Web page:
Junior doctors are crucial to our health services and the industrial action that continues tomorrow shows how desperately the Government has underfunded health, says Labour’s Health spokesperson Annette King.  “Jonathan Coleman’s claim that he has not seen objective evidence of ...
    1 week ago
  • Inflation piles pressure on National and Reserve Bank
    While many households will welcome the low inflation figures announced today, they highlight serious questions for both the National government and the Reserve Bank, Labour’s  Finance Spokesperson Grant Robertson said.  "While low inflation will be welcomed by many, the ...
    1 week ago
  • Officials warned Nat’s $1b infrastructure fund ineffective and rushed
    Treasury papers show the Government rushed out an infrastructure announcement officials told them risked making no significant difference to housing supply, says Labour’s housing spokesperson Phil Twyford.  “Like so much of National’s housing policy, this was another poll-driven PR initiative ...
    1 week ago
  • More cops needed to tackle P
    New Police statistics obtained in Written Questions show John Key is losing his War on P, highlighting the need for more Police, says Opposition Leader Andrew Little.  “New Zealanders expect serious action on P but today’s hodgepodge of half-measures won’t ...
    2 weeks ago
  • Strengthening our relationship with the Rātana movement
    It was a privilege to visit Rātana Pā last week with fellow Greens’ Co-leader James Shaw, our Māori Caucus and senior staff to meet with the leaders of te iwi mōrehu, to strengthen the ties between the Green Party and ...
    GreensBy Metiria Turei
    2 weeks ago
  • MBIE docs show country needs KiwiBuild, not Key’s pretend “building boom”
    John Key’s spin that New Zealand is in a building boom does not change the massive shortfall in building construction as new MBIE papers reveal, says Labour Party housing spokesperson Phil Twyford.  “We can fix the housing crisis, by the ...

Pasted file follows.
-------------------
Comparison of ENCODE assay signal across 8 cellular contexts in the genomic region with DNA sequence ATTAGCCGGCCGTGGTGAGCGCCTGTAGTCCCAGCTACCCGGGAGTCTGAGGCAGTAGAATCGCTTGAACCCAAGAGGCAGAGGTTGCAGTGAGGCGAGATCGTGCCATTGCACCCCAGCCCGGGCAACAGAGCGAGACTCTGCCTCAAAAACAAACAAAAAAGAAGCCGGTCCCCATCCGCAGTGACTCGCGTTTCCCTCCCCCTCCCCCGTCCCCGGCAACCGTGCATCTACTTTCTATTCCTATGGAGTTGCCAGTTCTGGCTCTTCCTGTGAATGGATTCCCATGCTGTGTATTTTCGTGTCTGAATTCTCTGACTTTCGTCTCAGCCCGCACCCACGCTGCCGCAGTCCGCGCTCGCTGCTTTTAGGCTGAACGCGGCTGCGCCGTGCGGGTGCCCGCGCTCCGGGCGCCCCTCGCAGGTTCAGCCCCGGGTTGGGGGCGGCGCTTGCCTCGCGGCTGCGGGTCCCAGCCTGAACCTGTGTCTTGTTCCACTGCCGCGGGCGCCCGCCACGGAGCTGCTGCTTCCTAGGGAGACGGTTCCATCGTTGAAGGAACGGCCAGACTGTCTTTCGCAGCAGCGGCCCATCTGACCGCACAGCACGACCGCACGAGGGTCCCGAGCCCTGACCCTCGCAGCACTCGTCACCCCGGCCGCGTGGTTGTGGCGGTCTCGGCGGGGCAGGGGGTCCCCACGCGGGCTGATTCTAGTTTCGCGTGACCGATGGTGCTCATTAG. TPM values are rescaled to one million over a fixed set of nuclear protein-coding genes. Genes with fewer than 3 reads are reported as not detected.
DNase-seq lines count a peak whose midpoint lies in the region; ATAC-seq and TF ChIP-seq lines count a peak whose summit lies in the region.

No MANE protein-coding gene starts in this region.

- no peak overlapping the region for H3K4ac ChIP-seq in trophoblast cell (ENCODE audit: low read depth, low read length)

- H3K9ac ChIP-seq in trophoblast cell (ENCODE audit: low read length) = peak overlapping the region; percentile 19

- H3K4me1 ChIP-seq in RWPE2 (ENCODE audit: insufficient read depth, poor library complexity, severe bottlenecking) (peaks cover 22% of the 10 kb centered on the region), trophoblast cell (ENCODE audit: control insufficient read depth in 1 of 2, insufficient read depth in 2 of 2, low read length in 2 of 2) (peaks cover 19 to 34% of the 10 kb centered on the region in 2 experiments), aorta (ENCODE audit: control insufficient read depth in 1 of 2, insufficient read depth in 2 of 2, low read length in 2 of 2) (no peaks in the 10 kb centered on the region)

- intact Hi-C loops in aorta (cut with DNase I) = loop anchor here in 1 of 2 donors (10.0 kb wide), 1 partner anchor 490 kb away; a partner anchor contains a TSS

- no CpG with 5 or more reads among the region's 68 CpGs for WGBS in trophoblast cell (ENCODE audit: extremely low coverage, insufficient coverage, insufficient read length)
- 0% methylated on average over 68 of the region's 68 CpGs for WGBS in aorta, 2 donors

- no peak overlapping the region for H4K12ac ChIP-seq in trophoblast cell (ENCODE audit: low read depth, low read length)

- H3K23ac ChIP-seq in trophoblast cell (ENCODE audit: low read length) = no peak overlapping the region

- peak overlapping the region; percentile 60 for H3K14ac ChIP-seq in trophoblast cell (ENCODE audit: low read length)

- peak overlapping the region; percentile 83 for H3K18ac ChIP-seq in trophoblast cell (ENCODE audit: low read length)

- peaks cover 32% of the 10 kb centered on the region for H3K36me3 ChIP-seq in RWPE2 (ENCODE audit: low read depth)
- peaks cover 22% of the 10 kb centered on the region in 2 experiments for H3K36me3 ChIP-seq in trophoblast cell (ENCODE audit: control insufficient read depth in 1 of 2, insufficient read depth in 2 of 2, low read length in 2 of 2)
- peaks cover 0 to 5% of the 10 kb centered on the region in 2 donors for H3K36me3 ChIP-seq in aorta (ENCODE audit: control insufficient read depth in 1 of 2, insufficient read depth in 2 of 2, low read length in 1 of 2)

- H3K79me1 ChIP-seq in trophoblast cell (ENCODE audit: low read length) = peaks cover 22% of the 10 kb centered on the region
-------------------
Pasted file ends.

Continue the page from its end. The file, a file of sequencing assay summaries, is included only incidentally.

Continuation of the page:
2 weeks ago
  • 1 in 7 Akl houses now going to big property speculators
    Speculators are running riot in the Auckland housing market making life tougher for first home buyers, says Labour’s housing spokesperson Phil Twyford.  Newly released data from Core Logic shows a 40 per cent increase in the share of house sales ...
    2 weeks ago
  • Disconnected thinking dirties the water
    Iain Rabbitts’ belief that drinking water quality, charging for water use and the land use that leads to water quality degradation should be treated separately is part of the problem we have right now in this country. The connection is ...
    GreensBy Catherine Delahunty
    2 weeks ago
  • Report back from Hands Off Our Tamariki hui
    This week I attended a hui in Otaki organised by Hands Off Our Tamariki about the proposed reforms to the Child Young Persons and their Families Act. Moana Jackson and Paora Moyle spoke.  They expressed deep, profound concern about the proposed ...
    GreensBy Jan Logie
    2 weeks ago
  • Labour mourns passing of Helen Kelly
    Helen Kelly was a passionate advocate for working New Zealanders and for a safe and decent working life, Leader of the Opposition Andrew Little says.  “Helen Kelly spent her adult life fighting for the right of every working person to ...